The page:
“Dear Father, when Christ died on the cross, St Matthew says that tombs were opened and people who had died were raised and went into the city and appeared to many. How are we meant to understand this? Did they really rise in their bodies and walk around again?”
The passage to which you refer says that when Christ breathed his last, “behold, the curtain of the temple was torn in two, from top to bottom; and the earth shook, and the rocks were split; the tombs also were opened, and many bodies of the saints who had fallen asleep were raised, and coming out of the tombs after his resurrection they went into the holy city and appeared to many” (Mt 27:51-53).
The Navarre Bible commentary says that this passage is not clarified by any other passages in Scripture, nor has there been any statement from the Magisterium, but that the great Church writers have proposed three possible explanations.
The first is that, rather than resurrections in the strict sense, they would have been apparitions of these deceased people.
This explanation, however, seems less faithful to the text, which uses the word “raised”, surrexerunt or “resurrected”, in Latin. This implies a true resurrection of the whole person, body and soul, not just an apparition.
The second is that these people would have risen from the dead in the strict sense, in their body and soul, as did Lazarus, and would have gone on to continue living until they died again.
The third is that their resurrection would have been definitive, or glorious, in the sense that they would not need to die again, in this way anticipating the final resurrection of the body.
This explanation, however, is difficult to reconcile with the clear affirmation of Scripture that Christ was the first-born from the dead (cf. 1 Cor 15:20; Col 1:18).
For these reasons writers like St Augustine, St Jerome and St Thomas Aquinas prefer the second explanation, because they consider that it fits best with the sacred text and it does not present the theological difficulties of the third explanation. It is also the solution proposed by the Catechism of the Council of Trent.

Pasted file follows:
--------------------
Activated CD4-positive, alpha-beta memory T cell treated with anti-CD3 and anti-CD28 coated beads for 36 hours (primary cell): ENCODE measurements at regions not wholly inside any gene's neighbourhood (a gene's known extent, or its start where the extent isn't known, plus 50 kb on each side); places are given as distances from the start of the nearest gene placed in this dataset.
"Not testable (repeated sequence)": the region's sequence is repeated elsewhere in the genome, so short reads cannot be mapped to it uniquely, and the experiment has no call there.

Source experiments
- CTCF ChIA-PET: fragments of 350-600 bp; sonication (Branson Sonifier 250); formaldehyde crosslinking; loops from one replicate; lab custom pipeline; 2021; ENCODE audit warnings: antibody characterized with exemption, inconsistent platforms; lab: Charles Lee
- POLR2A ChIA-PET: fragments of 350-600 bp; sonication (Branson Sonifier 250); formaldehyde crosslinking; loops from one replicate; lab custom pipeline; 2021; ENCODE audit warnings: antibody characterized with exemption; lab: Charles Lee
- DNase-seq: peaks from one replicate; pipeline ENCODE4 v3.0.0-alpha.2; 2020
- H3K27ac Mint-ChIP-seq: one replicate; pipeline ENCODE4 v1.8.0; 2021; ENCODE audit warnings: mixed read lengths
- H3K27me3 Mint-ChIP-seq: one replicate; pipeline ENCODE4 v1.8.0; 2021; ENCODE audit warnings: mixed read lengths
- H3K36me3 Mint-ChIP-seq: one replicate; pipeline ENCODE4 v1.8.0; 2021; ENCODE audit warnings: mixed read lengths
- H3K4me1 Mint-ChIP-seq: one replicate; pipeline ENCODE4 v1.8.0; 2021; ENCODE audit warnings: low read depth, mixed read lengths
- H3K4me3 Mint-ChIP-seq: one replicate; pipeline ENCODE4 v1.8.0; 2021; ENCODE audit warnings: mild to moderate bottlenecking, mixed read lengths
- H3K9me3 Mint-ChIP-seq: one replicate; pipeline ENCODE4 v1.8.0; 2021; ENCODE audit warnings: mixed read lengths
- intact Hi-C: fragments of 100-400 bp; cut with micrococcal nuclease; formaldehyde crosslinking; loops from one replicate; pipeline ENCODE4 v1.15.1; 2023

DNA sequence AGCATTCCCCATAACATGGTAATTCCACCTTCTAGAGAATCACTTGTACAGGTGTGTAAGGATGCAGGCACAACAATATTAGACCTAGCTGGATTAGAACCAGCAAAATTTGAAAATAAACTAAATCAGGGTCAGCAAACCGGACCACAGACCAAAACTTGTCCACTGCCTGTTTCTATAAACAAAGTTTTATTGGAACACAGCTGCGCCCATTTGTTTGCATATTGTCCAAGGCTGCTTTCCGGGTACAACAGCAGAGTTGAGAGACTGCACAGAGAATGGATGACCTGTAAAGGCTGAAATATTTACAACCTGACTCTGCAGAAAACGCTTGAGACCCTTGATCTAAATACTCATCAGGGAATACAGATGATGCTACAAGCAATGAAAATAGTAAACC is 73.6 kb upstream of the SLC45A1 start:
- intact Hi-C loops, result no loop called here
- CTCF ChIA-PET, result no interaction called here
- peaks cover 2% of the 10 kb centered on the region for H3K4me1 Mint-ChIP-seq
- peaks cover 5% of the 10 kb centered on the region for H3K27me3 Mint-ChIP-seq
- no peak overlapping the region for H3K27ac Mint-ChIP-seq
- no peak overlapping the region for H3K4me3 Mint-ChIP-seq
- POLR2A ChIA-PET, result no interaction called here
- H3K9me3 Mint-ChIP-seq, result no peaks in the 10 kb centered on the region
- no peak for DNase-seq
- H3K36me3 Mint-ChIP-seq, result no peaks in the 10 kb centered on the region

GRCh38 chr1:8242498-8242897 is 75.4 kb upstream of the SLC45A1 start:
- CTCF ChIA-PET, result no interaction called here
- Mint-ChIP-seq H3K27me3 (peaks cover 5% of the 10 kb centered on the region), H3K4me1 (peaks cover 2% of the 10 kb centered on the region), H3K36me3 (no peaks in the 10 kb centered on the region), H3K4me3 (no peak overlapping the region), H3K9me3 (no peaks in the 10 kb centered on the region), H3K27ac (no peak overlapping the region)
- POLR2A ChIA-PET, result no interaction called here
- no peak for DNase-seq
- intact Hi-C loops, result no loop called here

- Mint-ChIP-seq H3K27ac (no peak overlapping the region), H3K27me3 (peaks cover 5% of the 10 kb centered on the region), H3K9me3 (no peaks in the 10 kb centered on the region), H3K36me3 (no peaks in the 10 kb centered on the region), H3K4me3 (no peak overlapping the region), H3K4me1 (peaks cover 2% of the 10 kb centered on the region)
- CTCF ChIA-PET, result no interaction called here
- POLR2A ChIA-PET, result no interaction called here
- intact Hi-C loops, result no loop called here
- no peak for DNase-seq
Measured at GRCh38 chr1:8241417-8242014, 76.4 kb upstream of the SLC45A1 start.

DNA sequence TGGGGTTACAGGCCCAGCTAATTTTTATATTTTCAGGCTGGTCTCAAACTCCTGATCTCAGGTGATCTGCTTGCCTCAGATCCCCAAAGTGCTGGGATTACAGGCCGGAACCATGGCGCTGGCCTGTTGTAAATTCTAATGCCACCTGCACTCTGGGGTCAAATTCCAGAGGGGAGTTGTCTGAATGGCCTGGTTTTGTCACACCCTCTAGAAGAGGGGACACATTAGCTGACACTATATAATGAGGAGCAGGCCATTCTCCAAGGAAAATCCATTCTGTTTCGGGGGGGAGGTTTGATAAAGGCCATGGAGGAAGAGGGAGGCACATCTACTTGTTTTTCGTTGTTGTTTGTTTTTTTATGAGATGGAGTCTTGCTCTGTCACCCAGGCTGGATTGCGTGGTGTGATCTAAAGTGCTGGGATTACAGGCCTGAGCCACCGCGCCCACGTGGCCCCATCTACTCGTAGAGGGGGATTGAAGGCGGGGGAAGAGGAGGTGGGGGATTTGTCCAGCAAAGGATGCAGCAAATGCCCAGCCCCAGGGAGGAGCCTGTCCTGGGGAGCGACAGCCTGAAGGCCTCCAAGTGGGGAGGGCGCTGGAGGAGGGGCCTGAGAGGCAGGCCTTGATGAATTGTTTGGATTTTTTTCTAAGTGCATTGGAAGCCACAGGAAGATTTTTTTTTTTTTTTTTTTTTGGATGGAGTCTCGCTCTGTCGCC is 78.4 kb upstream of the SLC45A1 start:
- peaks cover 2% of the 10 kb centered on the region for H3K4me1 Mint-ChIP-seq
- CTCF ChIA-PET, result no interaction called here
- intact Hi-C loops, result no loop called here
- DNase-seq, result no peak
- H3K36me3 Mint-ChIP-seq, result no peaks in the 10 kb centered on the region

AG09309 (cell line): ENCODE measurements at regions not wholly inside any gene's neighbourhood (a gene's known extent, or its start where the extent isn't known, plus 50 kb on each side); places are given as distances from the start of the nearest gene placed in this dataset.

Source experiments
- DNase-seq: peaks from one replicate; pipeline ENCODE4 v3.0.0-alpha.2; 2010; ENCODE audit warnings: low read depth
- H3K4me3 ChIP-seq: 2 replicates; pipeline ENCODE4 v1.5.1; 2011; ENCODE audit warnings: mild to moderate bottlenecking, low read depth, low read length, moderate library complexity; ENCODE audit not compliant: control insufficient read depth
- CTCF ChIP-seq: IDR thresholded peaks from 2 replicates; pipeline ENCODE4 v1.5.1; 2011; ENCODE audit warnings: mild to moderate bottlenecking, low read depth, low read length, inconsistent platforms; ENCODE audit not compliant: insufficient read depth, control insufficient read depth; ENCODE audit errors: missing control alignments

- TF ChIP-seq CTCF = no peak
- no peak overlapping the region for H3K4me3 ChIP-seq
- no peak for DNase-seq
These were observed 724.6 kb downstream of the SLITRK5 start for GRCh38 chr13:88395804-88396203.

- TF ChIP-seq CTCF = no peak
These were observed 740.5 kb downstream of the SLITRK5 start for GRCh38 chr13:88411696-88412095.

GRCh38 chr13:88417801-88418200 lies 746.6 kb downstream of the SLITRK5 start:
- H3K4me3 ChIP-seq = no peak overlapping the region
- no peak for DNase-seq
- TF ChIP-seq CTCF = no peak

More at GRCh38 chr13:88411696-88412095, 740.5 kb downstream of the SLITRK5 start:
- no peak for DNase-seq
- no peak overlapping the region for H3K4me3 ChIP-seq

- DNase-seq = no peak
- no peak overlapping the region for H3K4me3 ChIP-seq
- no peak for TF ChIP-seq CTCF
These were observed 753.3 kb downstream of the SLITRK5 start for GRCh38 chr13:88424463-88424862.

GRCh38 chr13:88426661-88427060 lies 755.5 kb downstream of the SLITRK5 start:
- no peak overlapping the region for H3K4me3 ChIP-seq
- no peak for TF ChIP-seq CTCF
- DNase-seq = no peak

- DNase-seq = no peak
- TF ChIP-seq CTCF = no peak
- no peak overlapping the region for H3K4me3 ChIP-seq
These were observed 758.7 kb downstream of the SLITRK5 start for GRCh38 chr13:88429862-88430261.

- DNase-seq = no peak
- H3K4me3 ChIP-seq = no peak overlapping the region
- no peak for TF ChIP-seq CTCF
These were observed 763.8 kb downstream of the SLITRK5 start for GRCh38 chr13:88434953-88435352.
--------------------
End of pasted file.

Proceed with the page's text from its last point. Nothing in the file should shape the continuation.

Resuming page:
Perfect and imperfect resurrection
St Thomas deals with the question in his Summa Theologiae, III, q. 53, art 3, making reference to both St Augustine and St Jerome. He begins by quoting St Paul: “But in fact Christ has been raised from the dead, the first fruits of those who have fallen asleep” (1 Cor 15:20).
He goes on to distinguish two kinds of resurrection.
The first is what he calls imperfect resurrection, where a person is raised from the dead only to die again, like Lazarus.
The second is perfect resurrection, where the person is raised immortal and remains forever in life, like Christ himself, as in Romans 6:9: “Christ rising from the dead dies now no more.”
St Thomas concludes that if Christ was the first-born from the dead in a perfect resurrection, all those who were raised before him, including those who came out of the tombs after his death, had an imperfect resurrection. They rose in their bodies and lived on earth until they died again.
St Thomas says of these that “by an imperfect resurrection, some others have risen before Christ, so as to be a kind of figure of his resurrection”.
The Roman Catechism’s teaching
The Catechism of the Council of Trent, or Roman Catechism, echoes this teaching:
“These words of the Apostle are to be understood of a perfect resurrection, by which we are raised to an immortal life and are no longer subject to the necessity of dying. In this resurrection Christ the Lord holds the first place. For if we speak of resurrection, that is, of a return to life subject to the necessity of again dying, many were thus raised from the dead before Christ, all of whom, however, were restored to life to die again.”
“But Christ the Lord, having subdued and conquered death, so arose that he could die no more, according to this most clear testimony: ‘Christ rising again from the dead, dies now no more, death shall no more have dominion over him’” (Rom 6:9; Roman Catechism I, 5).
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